Thursday, December 4, 2008

"Starry starry night, paint your palette blue and grey"*

The next—sorry to all of you who were hoping it would be the last—installment of the over analyzation of Van Gogh's paintings features The Starry Night at the Yale Art Gallery. (See Sunflowers and The Night Café for others.)

My initial reaction to The Starry Night was that it is, in a word, small. Now, Van Gogh is known as an impressionist who created relatively small works, but really, The Starry Night isn’t much bigger than the medicine cabinet in my bathroom. My theory is that because Van Gogh was so poor most of his life, he didn’t have the money to buy enough paint for larger paintings. If you’ve ever seen one of his works in person, you can see that he really did glob the paint on the canvas. I mean, we’re talking about a guy who couldn’t afford to buy food (and supposedly ate paint for nourishment on occasion), so it’s no surprise his masterpieces are kind of small.

The colors of this painting didn’t strike me the same way the colors of Sunflowers eventually did. The setup of the display didn’t really allow viewers to get too far away from the painting, so that could have had something to do with it (I had to get three rooms away from Sunflowers to see it properly). Still, I had been hoping the yellow of the swirling stars would pop off the dark blue sky a bit more. The painting was mounted on a yellow wall, and this may have altered the colors as well. At the very least, I found the wall distracting.

I asked the usher about the wall, and he said something about how a lot of thought went into choosing the background color, blah, blah blah (I don’t think he really had any idea why it was yellow)! The background may have actually taken away from the way the stars were supposed to pop off the blue sky. My experience with Sunflowers taught me that an unlikely color (like one not in the painting or one that is just hinted at) might work better than one that is already dominant.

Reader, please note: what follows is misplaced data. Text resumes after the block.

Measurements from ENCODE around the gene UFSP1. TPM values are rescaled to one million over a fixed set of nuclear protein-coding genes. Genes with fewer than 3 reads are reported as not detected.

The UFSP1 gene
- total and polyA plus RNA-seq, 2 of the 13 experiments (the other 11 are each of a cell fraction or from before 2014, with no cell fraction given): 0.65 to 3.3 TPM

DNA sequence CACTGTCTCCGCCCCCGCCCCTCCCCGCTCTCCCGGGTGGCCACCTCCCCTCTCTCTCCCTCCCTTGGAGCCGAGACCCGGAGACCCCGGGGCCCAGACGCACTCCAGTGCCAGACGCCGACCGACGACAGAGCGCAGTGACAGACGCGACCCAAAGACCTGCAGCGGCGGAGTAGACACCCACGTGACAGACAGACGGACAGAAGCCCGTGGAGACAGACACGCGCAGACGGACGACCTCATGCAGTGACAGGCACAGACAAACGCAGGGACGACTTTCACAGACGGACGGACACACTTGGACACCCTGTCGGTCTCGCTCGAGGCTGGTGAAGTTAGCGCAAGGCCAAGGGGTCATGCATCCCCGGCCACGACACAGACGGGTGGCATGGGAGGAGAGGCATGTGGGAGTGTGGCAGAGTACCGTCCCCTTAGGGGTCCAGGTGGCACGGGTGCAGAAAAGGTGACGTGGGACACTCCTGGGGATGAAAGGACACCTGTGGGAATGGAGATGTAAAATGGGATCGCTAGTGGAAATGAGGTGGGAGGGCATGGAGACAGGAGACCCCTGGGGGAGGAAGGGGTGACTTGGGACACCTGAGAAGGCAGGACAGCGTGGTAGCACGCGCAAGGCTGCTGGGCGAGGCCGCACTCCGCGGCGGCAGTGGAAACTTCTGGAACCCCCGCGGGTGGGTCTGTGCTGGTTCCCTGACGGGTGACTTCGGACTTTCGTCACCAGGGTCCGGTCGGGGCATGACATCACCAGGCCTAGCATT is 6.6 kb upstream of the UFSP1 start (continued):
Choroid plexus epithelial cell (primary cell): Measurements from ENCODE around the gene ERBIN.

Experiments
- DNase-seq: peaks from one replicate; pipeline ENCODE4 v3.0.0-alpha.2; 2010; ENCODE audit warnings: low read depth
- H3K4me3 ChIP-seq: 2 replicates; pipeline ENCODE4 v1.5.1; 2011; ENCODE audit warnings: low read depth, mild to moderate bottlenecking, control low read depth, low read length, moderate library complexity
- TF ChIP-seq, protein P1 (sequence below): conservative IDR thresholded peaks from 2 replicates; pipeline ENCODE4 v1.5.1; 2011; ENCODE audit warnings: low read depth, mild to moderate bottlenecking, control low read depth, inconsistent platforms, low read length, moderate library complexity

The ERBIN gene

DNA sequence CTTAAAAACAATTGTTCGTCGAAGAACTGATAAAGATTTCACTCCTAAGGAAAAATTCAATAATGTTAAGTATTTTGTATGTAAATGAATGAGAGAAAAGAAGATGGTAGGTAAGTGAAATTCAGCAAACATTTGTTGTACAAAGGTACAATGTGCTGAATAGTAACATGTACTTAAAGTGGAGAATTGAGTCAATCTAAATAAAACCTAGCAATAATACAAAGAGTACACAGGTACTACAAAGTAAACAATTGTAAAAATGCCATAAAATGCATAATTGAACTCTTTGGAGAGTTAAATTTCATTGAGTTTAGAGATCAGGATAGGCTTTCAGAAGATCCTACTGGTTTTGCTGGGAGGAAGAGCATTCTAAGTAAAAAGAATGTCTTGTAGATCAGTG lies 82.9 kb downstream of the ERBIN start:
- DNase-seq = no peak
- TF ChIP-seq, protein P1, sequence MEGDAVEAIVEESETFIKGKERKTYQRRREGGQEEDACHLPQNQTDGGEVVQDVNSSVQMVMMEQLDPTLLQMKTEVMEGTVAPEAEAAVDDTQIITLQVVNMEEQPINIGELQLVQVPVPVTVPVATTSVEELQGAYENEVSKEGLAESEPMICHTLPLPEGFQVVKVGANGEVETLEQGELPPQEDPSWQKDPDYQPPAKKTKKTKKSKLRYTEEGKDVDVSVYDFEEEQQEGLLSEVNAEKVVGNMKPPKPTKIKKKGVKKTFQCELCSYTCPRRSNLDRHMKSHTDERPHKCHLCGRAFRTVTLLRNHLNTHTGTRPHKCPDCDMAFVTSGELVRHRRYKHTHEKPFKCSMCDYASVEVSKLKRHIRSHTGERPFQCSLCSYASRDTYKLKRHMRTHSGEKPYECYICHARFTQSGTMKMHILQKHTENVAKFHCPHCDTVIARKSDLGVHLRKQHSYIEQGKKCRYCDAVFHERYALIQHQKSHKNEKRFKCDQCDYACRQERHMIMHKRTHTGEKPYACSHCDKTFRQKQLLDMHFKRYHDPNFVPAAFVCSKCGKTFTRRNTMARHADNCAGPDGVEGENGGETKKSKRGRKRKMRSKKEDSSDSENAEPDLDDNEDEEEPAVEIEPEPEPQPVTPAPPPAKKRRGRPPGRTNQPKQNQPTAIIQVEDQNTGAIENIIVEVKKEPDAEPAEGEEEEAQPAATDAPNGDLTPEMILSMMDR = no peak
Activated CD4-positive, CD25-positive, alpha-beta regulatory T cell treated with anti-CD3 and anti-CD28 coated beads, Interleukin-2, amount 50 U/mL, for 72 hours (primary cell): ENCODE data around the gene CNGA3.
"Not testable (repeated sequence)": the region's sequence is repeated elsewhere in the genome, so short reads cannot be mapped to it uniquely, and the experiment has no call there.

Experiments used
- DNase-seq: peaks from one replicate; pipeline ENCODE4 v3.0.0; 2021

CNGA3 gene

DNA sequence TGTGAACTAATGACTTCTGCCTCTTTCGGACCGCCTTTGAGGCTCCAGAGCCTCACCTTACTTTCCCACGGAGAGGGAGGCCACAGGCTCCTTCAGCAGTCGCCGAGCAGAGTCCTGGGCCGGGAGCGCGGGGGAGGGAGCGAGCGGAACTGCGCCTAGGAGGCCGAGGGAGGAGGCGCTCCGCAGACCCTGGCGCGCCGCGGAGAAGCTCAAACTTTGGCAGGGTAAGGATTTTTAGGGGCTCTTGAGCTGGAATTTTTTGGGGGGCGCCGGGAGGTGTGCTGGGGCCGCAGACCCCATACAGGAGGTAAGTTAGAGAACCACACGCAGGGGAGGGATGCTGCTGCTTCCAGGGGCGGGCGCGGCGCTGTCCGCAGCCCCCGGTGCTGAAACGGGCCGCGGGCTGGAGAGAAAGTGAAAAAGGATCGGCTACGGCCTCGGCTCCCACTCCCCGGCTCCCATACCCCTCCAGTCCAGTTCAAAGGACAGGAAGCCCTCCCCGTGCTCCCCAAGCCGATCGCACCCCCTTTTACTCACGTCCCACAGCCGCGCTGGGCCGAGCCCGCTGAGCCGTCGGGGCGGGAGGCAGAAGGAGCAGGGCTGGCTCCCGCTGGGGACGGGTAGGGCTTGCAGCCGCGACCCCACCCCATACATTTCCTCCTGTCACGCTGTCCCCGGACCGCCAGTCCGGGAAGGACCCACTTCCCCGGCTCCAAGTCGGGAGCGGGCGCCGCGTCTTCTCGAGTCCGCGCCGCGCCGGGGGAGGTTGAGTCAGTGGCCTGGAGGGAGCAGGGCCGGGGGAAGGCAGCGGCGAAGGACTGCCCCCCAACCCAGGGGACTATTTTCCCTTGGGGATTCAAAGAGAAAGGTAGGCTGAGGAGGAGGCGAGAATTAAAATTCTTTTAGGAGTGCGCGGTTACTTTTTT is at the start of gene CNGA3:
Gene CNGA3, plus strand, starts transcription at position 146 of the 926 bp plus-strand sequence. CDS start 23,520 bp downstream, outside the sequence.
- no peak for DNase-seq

This thought led me to take a closer look at the other featured painting called Cypresses. This is a view of the same cypress trees that are in The Starry Night, but it shows them during the day and in a slightly different viewpoint. These colors really popped off the canvas (much like the colors of A Wheatfield, with Cypresses did when I saw it in The National Gallery in London). Cypresses was mounted on a yellow wall as well, and frankly it didn’t do much for it at all. I decided a pale pink wall would’ve really amped up the colors. (I mentioned this to a pair of ladies who were also at the exhibit, and they wholeheartedly agreed with me.)

Then I began to wonder how The Starry Night would look with a pale pink background or even an off-white one. Colors that aren’t really in the painting, but ones that wouldn’t match or clash with it, ones that wouldn’t distract me so much, ones that would have made for a much more subtle background. Too bad I’ll never know…unless The Musuem of Modern Art in N.Y.C. has it on a pale pink background (I doubt it!).

Now, one of my favorite things about The Starry Night is the little village down the hill in the bottom right-hand corner of the painting. It’s dark out, but there’s a few lights shining from the village, indicating a few folks are still up and about. Whenever I see prints of The Starry Night, the village seems so alive to me. I can almost hear the sounds of it echoing up the hill. Seeing this painting in person took a little away from the liveliness of the village.

I’m not criticizing Van Gogh for this because I think it had to do more with the way the painting was framed; you could see the edges of the painting, where the paint ends and the canvas shows. I’m not sure why someone would frame it like that. Maybe so none of the painted part was covered at all. It disappointed me, though. Instead of feeling like I was really there myself—or maybe peering out a window from a little cottage up on the hill—I was just looking at a painting. It took a little of the magic out of it.

Still, the painting was amazing. I definitely glad I finally saw it in person. I can’t wait to see more Van Gogh works. I’ll even settle for going to London again to see Sunflowers!

*Don McLean